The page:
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If you are a tulip lover this is the place to visit, armed with pen and paper to note the varieties which you will plant in autumn.

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The tulips are well labelled and it is a chance to see the precise growing habit and colour, as well as how well they mix with others.

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Tulipa ‘Micky Mouse’.

Since tulips are ‘early’, ‘mid-season’ or ‘late’, the time in Spring you visit will mean some are past their best whilst others will be in stunning full bloom. The best time to visit is mid-April, but of course it is weather-dependent.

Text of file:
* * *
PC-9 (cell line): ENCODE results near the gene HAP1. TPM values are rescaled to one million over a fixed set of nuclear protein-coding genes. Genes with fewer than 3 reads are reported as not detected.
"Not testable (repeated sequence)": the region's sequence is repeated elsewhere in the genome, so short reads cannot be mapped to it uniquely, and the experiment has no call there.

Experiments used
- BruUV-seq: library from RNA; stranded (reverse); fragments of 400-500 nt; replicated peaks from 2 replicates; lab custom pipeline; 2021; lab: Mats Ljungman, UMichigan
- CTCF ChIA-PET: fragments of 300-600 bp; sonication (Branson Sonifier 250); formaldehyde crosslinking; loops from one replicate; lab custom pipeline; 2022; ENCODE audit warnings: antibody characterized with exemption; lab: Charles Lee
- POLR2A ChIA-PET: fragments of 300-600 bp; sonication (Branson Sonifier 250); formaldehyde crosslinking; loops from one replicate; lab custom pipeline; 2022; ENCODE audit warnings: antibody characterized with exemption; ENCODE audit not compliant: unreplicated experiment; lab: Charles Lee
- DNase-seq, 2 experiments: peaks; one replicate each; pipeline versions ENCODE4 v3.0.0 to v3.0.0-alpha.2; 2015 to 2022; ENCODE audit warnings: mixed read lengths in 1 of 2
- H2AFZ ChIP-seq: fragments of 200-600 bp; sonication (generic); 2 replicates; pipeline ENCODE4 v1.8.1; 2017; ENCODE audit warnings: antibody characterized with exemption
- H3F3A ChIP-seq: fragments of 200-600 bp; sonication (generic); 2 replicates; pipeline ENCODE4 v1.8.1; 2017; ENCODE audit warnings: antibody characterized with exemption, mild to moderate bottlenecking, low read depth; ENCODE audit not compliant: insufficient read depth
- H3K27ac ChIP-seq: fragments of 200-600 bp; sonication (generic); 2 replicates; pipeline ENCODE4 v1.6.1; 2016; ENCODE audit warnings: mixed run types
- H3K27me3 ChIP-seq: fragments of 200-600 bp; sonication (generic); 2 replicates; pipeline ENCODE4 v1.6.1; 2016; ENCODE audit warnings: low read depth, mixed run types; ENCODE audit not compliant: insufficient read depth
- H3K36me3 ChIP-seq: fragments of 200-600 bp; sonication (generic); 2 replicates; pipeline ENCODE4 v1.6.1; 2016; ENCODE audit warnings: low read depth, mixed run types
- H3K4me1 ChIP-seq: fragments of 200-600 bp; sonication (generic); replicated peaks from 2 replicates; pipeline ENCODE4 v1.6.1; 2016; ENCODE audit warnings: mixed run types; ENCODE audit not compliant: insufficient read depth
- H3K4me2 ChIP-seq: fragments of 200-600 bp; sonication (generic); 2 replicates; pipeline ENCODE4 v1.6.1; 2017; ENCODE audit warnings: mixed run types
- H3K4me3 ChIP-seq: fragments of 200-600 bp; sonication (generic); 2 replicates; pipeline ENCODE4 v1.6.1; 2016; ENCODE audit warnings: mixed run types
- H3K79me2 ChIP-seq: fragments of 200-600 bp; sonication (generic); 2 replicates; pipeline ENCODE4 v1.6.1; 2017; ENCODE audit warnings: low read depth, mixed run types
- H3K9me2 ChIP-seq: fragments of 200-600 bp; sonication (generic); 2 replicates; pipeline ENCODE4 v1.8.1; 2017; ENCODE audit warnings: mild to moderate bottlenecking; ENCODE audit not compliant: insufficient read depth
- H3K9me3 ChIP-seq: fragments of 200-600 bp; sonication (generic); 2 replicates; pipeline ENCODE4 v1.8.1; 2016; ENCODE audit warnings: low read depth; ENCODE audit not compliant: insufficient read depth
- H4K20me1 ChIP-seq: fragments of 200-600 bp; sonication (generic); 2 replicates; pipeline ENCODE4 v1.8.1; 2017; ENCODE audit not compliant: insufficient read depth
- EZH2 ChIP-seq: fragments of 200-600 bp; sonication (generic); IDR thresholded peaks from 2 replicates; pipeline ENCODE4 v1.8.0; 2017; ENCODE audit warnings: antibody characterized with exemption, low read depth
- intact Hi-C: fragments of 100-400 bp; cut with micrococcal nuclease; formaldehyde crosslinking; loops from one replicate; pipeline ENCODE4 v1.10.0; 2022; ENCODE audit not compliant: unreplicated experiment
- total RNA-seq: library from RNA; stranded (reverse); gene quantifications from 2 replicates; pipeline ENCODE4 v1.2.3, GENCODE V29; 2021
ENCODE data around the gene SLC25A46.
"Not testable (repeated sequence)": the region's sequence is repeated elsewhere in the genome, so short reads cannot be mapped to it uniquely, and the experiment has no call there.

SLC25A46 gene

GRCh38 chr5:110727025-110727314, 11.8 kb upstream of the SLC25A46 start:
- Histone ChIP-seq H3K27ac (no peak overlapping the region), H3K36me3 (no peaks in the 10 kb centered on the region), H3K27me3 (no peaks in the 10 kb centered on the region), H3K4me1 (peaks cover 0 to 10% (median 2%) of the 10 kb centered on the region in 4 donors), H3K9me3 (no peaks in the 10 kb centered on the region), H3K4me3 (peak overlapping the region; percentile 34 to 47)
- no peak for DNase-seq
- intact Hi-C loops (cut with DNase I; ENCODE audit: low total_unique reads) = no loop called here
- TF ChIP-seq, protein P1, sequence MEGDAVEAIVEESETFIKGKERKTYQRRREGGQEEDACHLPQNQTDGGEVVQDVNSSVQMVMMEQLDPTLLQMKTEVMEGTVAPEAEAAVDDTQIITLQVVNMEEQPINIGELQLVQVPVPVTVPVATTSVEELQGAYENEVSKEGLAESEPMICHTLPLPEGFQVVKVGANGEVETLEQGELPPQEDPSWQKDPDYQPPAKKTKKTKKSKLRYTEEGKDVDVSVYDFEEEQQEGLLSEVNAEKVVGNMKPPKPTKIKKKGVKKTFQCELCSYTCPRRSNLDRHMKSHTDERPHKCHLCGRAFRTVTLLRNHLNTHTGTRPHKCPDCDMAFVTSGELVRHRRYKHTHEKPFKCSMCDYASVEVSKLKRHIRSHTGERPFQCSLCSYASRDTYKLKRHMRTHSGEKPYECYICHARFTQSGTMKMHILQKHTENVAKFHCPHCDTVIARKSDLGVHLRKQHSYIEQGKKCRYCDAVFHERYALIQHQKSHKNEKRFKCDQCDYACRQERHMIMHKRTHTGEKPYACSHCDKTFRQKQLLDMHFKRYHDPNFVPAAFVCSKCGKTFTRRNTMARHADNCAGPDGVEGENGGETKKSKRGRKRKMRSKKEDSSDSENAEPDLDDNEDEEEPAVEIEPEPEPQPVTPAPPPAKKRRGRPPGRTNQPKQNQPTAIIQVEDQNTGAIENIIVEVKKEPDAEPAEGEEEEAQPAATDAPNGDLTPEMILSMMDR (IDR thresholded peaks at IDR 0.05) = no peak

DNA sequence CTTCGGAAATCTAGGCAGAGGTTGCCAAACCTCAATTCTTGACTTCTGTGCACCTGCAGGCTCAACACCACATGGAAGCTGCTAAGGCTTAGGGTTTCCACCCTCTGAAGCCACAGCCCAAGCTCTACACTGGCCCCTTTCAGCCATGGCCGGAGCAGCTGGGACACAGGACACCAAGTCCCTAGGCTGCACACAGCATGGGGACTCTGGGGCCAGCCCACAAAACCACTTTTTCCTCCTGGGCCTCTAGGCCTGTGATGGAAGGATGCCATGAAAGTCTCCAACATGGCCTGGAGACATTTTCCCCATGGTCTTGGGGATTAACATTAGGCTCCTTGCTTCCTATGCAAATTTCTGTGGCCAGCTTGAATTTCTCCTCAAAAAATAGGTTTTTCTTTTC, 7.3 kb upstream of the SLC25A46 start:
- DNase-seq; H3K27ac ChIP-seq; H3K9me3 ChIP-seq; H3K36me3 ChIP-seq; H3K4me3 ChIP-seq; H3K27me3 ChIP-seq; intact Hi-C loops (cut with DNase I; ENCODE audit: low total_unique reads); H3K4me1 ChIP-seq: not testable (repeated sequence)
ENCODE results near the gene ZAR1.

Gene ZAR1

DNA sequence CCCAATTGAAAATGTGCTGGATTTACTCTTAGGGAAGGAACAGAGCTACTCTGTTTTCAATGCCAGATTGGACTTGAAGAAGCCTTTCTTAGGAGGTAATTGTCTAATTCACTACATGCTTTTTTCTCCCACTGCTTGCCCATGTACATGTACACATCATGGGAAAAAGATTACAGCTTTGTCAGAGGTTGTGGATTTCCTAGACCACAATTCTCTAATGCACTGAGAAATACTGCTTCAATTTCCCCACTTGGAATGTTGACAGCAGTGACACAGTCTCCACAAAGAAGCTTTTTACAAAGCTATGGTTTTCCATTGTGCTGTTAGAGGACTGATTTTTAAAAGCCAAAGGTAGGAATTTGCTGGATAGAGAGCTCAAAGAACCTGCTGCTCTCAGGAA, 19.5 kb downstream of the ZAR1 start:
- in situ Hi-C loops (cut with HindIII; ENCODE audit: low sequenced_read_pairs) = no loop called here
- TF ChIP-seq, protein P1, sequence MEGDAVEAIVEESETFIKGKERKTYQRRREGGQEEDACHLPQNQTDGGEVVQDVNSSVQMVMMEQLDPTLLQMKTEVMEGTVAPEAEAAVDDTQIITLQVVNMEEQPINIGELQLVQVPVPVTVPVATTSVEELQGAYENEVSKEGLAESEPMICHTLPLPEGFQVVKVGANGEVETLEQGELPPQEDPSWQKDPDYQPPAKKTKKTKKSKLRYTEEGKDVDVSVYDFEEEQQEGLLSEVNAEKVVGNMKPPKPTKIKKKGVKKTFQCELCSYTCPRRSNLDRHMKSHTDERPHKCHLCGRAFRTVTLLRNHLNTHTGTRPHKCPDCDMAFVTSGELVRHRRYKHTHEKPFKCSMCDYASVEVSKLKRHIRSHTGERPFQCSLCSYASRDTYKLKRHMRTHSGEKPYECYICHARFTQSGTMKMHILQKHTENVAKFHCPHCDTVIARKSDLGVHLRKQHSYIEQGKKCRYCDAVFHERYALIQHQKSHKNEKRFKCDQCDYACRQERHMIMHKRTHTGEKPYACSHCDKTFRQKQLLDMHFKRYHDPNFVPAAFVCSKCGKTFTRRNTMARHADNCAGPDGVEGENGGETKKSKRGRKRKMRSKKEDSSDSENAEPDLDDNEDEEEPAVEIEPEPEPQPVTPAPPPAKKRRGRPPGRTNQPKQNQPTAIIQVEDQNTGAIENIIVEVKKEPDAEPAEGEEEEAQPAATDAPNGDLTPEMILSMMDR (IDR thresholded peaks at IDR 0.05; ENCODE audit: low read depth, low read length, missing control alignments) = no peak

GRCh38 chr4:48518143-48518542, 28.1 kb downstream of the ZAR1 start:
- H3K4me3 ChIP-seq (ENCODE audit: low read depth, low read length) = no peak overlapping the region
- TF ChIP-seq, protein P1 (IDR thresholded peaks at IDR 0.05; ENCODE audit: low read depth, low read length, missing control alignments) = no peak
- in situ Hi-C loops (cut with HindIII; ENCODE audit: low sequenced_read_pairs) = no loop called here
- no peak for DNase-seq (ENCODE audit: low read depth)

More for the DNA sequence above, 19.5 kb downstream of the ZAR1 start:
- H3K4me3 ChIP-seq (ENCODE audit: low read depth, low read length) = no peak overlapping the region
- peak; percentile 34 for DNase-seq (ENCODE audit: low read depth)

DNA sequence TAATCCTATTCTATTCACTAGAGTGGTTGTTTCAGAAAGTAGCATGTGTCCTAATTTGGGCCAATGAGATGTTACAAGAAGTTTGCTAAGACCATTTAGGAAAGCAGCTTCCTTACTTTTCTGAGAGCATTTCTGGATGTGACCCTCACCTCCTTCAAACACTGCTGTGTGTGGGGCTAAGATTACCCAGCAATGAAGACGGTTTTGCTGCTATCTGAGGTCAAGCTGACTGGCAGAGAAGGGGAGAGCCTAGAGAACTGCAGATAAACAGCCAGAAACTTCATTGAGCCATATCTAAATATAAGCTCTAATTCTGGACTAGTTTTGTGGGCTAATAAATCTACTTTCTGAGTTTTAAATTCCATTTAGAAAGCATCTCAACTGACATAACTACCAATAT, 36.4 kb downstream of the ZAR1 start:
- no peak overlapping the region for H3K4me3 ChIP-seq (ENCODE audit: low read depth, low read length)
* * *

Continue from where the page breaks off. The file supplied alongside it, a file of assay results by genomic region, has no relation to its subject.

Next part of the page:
Pink Double Early 'Foxtrot' with muscari

Just going over – Pink Double Early ‘Foxtrot’ with muscari

Keukenhof Gardens were the 15th century hunting grounds of the Countess of Hainaut. It also provided herbs for the kitchen – hence its Dutch name “Keuken-hof” meaning “kitchen court”.

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In the 19th century, the grounds were landscaped by the Zochers (makers of Vondelpark in Amsterdam). creating winding paths beckoning you onwards, with glimpses through to the lake.

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Water is featured here a lot – formal fountains, the lake, rills and canals .. all providing opportunities for reflection.